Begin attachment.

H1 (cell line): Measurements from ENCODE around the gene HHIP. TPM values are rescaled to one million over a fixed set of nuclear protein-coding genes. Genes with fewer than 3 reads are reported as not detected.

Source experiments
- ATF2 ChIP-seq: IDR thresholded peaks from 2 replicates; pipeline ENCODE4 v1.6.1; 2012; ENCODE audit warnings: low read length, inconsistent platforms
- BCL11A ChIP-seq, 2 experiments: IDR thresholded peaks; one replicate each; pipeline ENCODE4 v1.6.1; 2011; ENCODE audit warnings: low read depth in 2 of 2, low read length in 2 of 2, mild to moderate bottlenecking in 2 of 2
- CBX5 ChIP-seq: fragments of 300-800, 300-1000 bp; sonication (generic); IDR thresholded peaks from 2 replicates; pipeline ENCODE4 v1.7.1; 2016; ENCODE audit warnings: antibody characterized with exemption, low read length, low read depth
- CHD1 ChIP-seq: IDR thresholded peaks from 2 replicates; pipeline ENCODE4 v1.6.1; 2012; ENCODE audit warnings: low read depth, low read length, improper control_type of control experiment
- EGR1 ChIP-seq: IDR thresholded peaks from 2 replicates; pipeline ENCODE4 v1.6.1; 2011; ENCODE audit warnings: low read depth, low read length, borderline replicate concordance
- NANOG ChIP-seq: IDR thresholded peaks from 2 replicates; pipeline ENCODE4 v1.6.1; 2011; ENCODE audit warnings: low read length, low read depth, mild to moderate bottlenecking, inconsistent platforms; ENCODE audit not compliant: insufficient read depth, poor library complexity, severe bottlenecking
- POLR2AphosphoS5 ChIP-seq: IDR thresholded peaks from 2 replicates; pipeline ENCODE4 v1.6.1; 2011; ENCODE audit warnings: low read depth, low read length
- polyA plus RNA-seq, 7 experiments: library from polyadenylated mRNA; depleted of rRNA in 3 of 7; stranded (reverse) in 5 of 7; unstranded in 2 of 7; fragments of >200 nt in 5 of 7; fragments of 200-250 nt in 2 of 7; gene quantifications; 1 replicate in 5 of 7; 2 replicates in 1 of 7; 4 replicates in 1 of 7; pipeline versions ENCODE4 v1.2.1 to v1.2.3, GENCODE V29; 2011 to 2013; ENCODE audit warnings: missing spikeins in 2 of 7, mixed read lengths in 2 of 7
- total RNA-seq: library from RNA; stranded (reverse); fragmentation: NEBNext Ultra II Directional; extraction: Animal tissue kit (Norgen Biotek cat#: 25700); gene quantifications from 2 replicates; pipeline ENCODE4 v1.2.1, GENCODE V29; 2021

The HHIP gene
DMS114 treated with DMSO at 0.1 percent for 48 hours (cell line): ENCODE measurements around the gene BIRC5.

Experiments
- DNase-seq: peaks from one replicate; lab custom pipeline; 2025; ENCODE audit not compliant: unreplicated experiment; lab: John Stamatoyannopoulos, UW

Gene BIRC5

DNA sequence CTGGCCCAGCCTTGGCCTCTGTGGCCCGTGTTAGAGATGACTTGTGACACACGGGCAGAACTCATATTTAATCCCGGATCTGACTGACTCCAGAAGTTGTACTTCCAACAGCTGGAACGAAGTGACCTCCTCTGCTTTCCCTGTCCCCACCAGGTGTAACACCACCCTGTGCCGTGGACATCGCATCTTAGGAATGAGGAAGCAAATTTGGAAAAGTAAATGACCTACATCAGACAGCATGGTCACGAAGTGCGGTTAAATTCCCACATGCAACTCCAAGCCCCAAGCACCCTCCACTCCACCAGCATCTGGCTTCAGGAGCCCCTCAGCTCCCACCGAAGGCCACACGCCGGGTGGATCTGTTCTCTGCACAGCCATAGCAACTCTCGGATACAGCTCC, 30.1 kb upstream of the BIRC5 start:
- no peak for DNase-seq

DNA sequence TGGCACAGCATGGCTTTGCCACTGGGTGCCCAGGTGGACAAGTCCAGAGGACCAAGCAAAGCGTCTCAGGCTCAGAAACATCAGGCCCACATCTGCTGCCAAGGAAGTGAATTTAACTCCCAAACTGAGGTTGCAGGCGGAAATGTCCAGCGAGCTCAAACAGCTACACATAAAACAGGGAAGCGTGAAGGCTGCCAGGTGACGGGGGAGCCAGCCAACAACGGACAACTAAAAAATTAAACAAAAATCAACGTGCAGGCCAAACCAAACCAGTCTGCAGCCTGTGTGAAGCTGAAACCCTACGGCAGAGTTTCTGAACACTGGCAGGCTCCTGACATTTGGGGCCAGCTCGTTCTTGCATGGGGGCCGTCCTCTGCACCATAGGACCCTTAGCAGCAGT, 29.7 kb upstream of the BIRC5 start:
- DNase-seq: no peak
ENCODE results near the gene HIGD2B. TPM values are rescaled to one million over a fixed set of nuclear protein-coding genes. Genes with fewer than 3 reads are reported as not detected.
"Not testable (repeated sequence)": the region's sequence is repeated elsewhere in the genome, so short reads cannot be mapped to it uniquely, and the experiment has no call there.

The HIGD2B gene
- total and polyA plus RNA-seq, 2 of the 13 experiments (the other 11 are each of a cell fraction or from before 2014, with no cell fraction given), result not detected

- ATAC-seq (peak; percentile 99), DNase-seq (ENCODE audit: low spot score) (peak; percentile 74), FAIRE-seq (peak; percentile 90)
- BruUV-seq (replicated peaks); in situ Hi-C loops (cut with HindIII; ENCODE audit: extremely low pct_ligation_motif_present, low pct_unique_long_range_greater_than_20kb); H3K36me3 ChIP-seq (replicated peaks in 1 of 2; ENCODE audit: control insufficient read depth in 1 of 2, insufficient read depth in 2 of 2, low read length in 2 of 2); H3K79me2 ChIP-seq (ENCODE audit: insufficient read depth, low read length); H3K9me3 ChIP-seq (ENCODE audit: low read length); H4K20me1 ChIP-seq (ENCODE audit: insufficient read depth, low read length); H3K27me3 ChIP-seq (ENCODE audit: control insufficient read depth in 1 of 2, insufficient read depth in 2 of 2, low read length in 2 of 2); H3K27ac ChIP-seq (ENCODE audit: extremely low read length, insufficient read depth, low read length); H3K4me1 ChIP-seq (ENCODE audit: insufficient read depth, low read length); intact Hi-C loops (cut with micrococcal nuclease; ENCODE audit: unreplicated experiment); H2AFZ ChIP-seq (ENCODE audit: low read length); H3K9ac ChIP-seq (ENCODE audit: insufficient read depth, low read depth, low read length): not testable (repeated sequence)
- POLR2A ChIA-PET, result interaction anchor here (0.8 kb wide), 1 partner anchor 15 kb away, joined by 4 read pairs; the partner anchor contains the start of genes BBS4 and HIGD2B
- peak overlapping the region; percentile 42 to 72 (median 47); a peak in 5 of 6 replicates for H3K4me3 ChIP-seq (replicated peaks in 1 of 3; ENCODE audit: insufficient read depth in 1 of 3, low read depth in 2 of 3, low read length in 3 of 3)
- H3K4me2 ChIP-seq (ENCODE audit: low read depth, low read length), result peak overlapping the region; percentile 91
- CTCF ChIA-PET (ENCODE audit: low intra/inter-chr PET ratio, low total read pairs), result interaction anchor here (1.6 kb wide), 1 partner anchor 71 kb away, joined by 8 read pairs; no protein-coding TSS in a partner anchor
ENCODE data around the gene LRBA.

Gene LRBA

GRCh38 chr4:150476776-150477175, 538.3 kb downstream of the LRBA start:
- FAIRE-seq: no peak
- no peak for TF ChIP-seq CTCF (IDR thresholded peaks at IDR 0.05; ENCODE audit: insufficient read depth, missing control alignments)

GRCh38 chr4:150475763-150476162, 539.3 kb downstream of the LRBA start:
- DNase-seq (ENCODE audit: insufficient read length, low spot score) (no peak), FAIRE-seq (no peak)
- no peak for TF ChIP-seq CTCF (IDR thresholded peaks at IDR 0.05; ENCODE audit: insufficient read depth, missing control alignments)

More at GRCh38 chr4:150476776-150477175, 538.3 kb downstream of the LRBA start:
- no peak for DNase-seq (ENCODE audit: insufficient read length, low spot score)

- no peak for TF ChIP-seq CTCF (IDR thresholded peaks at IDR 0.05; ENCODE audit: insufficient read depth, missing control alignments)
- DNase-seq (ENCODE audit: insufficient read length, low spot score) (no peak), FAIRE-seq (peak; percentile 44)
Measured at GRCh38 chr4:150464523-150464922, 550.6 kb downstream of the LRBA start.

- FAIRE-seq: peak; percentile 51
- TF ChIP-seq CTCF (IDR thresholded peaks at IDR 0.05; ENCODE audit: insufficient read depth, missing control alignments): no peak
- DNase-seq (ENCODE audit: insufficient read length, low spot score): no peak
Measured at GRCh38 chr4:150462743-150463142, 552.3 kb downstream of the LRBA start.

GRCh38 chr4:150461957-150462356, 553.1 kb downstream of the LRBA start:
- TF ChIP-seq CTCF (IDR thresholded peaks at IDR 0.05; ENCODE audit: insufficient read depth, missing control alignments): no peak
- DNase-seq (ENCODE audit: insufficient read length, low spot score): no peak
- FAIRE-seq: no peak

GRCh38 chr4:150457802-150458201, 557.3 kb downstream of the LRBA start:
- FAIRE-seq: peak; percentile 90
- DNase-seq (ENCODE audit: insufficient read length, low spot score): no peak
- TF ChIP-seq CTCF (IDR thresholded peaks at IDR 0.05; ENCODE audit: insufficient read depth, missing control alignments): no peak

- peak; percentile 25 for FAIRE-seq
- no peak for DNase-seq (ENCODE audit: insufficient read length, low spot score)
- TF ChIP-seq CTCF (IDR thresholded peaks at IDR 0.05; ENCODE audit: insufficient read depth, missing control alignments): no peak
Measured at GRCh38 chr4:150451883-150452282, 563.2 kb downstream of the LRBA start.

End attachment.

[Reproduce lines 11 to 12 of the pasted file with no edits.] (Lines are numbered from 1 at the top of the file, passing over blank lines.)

- total RNA-seq: library from RNA; stranded (reverse); fragmentation: NEBNext Ultra II Directional; extraction: Animal tissue kit (Norgen Biotek cat#: 25700); gene quantifications from 2 replicates; pipeline ENCODE4 v1.2.1, GENCODE V29; 2021

The HHIP gene